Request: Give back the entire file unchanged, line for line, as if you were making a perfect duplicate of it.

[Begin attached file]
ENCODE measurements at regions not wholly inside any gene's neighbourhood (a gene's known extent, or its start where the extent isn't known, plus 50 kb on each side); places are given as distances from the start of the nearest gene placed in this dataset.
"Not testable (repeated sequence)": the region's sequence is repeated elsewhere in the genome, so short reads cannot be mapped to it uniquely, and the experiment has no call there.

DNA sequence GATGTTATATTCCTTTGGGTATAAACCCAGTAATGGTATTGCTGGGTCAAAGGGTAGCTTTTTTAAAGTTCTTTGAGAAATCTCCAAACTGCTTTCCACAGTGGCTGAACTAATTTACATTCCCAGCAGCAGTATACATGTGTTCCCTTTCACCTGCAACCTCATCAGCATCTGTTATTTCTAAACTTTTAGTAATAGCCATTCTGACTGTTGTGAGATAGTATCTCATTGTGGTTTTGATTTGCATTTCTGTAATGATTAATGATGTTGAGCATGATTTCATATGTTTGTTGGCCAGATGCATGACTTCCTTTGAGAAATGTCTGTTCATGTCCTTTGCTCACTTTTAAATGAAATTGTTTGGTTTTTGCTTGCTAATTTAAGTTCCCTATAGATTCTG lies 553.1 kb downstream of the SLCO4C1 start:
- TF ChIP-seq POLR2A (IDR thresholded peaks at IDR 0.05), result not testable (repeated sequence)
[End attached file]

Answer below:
ENCODE measurements at regions not wholly inside any gene's neighbourhood (a gene's known extent, or its start where the extent isn't known, plus 50 kb on each side); places are given as distances from the start of the nearest gene placed in this dataset.
"Not testable (repeated sequence)": the region's sequence is repeated elsewhere in the genome, so short reads cannot be mapped to it uniquely, and the experiment has no call there.

DNA sequence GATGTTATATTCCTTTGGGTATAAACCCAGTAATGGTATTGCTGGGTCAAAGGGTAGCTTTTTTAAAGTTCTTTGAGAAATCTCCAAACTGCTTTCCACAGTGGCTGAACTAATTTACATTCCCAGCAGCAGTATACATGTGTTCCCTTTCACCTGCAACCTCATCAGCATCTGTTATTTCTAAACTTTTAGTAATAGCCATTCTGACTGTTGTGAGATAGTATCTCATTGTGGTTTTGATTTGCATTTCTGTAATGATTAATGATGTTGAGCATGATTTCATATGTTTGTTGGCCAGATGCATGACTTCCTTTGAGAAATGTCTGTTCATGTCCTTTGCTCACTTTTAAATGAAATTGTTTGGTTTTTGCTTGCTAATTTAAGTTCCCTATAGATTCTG lies 553.1 kb downstream of the SLCO4C1 start:
- TF ChIP-seq POLR2A (IDR thresholded peaks at IDR 0.05), result not testable (repeated sequence)